By Eleanor McDermid, Senior medwireNews Reporter
Longitudinal analysis of a birth cohort raises the possibility that attention deficit/hyperactivity disorder (ADHD) in children and in adults may be distinct and unrelated disorders.
But Terrie Moffitt (Duke University, Durham, North Carolina, USA) and co-researchers caution that, as their unexpected findings “were not hypothesized in advance, replication in other cohorts is imperative.”
The team’s follow-up of the Dunedin Multidisciplinary Health and Development Study found that 61 (6%) of the 1037 participants had ADHD during childhood, as did 31 (3%) during adulthood, at age 38 years.
But these groups barely overlapped, with only three (5%) of the participants with childhood ADHD retaining the diagnosis in adulthood. Most of the other 58 childhood ADHD patients did not have symptoms that were just below the threshold for an adult diagnosis, suggesting that they had indeed outgrown their childhood diagnosis.
Conversely, participants with ADHD diagnosed during adulthood had no clear signs of the condition during childhood, having parent-rated symptoms at ages 5, 7, 9 and 11 years that did not differ from those of participants without ADHD. They had only “mildly elevated” teacher-rated symptoms, which were “far below the threshold for diagnosis.”
“Interestingly, there is strong scientific consensus that it is extremely difficult to document childhood onset in adults with ADHD”, say the researchers. “The frequent interpretation has been that childhood-onset ADHD was there but patients do not remember it. Our finding suggests the contrary hypothesis that there is an adult-onset form of ADHD.”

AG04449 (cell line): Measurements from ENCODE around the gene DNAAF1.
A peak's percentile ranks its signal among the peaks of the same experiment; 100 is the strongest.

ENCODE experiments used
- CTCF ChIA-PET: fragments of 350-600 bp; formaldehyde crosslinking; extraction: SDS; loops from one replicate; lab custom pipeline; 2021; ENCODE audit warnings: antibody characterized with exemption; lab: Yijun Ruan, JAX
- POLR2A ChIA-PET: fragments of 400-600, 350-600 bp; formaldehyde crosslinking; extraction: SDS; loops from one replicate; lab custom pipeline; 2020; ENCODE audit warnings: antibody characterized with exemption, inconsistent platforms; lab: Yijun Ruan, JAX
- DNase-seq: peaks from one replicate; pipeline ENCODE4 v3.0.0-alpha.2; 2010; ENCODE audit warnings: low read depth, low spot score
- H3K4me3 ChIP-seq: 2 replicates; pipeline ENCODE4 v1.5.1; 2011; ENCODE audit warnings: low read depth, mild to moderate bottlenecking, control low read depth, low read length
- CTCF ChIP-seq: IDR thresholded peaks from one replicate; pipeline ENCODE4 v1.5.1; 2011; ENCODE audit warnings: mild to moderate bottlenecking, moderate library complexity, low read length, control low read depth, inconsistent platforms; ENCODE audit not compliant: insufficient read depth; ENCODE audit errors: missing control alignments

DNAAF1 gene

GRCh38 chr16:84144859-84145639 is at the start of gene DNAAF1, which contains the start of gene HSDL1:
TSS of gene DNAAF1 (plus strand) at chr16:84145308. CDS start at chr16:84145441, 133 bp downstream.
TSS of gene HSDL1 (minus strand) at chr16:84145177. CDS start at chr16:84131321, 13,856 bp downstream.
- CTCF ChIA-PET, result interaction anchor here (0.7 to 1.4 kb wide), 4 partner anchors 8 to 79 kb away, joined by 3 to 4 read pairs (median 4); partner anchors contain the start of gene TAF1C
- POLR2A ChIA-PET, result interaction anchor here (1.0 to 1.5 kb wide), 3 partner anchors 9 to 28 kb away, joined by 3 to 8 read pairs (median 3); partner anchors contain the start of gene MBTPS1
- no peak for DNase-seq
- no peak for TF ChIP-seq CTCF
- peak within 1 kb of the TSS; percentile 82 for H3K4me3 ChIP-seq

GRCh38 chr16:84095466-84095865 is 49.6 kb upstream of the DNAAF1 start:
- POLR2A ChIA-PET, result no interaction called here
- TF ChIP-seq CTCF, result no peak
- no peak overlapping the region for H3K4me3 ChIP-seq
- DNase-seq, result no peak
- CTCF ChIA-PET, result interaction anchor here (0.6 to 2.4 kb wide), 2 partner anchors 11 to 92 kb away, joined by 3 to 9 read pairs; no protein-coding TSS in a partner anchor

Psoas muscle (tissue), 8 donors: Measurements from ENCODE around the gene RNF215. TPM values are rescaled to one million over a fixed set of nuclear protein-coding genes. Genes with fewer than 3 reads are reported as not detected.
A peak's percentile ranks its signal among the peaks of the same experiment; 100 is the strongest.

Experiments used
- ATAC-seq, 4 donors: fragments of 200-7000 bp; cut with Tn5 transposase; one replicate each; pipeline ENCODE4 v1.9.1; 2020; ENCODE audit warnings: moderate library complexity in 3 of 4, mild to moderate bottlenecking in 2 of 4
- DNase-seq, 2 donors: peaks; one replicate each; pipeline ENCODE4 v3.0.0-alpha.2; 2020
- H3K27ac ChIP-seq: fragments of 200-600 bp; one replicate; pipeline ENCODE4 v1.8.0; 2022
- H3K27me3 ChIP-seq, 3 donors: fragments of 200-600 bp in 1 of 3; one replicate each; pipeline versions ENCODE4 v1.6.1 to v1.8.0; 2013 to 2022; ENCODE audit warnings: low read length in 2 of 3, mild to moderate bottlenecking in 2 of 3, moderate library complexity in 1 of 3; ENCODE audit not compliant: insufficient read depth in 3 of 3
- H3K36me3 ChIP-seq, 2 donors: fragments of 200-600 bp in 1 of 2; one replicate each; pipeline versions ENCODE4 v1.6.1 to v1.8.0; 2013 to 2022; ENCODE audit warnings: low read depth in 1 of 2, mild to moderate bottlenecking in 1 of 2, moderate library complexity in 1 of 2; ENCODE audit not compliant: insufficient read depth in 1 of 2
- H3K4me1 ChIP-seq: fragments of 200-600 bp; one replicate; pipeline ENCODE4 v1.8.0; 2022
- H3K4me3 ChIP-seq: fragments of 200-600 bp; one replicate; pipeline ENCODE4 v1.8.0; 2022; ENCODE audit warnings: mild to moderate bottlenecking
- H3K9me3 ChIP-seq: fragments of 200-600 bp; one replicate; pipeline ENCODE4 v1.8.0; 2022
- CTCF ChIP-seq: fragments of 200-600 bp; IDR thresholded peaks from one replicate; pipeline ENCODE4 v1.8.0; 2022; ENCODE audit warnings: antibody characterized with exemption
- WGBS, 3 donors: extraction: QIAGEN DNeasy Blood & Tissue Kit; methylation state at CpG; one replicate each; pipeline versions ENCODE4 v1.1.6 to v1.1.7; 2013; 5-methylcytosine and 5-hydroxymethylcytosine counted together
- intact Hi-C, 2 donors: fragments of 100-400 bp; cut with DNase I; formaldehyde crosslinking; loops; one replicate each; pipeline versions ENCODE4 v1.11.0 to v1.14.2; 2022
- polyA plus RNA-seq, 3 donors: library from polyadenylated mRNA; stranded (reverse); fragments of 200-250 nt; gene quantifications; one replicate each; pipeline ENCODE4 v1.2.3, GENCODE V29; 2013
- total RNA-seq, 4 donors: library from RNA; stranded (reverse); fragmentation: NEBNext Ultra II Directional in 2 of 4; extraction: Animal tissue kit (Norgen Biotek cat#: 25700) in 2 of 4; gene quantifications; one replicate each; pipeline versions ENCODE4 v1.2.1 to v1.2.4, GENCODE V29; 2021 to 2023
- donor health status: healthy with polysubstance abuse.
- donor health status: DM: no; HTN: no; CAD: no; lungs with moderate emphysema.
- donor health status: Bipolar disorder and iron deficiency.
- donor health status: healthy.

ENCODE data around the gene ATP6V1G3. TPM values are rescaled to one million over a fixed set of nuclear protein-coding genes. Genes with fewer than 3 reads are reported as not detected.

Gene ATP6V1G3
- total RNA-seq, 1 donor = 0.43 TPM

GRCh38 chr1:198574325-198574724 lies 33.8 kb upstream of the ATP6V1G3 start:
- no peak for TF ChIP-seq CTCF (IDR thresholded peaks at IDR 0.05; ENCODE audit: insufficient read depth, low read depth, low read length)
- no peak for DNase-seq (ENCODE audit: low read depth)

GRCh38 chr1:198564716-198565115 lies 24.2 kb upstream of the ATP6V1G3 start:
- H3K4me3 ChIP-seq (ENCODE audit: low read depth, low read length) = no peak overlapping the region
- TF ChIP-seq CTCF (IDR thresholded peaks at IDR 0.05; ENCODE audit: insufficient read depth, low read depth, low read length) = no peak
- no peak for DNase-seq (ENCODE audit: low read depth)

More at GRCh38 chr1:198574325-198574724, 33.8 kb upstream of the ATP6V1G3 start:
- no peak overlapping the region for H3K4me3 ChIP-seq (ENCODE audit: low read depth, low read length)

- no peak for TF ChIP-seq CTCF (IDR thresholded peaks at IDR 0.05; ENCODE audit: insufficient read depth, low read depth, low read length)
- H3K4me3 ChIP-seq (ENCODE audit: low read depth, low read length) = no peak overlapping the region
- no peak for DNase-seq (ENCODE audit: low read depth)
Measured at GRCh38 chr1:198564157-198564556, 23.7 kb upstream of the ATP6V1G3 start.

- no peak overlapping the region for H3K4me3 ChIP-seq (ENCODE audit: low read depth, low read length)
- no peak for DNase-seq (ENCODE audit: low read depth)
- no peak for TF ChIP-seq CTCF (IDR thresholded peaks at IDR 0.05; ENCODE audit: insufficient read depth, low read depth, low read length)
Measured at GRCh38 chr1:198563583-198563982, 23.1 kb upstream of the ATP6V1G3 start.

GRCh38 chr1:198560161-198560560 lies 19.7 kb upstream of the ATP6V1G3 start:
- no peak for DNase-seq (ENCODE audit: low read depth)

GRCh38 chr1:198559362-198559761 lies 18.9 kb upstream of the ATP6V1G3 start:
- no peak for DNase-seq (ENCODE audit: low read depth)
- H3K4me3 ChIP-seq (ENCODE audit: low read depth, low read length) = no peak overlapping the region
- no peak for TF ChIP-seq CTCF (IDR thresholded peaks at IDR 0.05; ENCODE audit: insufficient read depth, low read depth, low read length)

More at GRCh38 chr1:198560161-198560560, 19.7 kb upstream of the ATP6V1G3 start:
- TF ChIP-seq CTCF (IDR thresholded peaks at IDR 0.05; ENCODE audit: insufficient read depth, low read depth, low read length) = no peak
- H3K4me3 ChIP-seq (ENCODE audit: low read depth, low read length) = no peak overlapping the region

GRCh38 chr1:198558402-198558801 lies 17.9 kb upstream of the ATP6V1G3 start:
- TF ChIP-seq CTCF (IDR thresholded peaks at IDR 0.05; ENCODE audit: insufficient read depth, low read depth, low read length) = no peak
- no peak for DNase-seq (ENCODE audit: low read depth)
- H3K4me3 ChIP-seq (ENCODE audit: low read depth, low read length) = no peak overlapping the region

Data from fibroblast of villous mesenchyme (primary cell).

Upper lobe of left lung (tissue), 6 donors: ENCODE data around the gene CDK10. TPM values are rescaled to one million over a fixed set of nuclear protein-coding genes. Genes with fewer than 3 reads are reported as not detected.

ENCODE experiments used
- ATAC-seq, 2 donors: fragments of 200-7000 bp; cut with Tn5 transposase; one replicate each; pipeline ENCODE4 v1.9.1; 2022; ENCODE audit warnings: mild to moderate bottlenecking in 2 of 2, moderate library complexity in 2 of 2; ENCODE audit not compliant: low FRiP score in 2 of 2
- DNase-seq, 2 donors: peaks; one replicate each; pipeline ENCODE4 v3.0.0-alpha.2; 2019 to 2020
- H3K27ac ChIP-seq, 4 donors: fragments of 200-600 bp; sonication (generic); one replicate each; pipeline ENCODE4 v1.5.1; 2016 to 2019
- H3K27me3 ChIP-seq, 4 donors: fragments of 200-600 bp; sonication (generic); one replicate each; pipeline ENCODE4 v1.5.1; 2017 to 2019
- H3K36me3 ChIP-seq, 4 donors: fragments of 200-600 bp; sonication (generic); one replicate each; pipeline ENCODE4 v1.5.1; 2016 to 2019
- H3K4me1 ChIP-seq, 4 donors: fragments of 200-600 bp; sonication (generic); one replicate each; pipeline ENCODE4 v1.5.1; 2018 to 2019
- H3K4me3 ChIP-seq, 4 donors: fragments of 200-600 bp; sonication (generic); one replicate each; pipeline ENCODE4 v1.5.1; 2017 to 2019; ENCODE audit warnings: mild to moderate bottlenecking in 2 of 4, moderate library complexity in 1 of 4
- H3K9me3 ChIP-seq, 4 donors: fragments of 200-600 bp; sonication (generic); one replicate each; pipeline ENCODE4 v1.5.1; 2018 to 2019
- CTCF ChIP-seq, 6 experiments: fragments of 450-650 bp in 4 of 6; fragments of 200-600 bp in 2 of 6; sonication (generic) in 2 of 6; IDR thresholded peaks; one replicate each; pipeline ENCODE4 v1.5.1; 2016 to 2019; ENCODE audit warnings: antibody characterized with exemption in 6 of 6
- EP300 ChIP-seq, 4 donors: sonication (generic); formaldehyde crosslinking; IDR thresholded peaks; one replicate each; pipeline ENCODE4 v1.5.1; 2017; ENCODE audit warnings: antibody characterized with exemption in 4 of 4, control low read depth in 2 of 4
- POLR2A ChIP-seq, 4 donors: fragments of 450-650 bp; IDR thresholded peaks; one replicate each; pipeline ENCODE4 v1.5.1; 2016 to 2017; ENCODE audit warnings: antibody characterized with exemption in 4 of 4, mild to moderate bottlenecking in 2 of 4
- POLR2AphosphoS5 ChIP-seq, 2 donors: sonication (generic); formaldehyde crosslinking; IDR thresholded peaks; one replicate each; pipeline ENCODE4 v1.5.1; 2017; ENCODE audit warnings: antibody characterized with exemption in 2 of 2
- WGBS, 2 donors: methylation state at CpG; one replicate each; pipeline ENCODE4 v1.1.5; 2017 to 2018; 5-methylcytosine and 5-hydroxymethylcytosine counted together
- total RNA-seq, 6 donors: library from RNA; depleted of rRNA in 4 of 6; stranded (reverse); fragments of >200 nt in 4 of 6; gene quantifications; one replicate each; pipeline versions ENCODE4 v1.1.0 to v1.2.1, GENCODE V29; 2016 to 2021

Another difference between the groups, and the “most surprising”, was the clear neuropsychological differences.
Participants with childhood ADHD had the expected cognitive deficits during childhood, consistent with ADHD as a neurodevelopmental disorder. Their IQ scores averaged 10 points below the norm and they had impaired executive function and verbal learning–delayed recall.
In adulthood, despite having outgrown their diagnoses, the group retained these impairments. “Consistent with these deficits, few had managed to obtain a university degree, and they were struggling financially”, write the researchers in The American Journal of Psychiatry.
By contrast, adults with ADHD had few measureable cognitive deficits, although they reported subjective cognitive complaints and cash-flow problems.
Finally, male gender predominated among childhood ADHD patients (78.7%) but less so among those with adult-onset ADHD (61.3%), and the childhood ADHD group had an elevated polygenic risk score, whereas the adult-onset group did not.
Moffitt et al therefore propose that adult-onset ADHD “is a bona fide disorder” that is distinct from the neurodevelopmental disorder of childhood-onset ADHD.
If this proves to be the case, they say that the place of adult ADHD in the DSM-5 will need to be reconsidered, and its aetiology must be researched.
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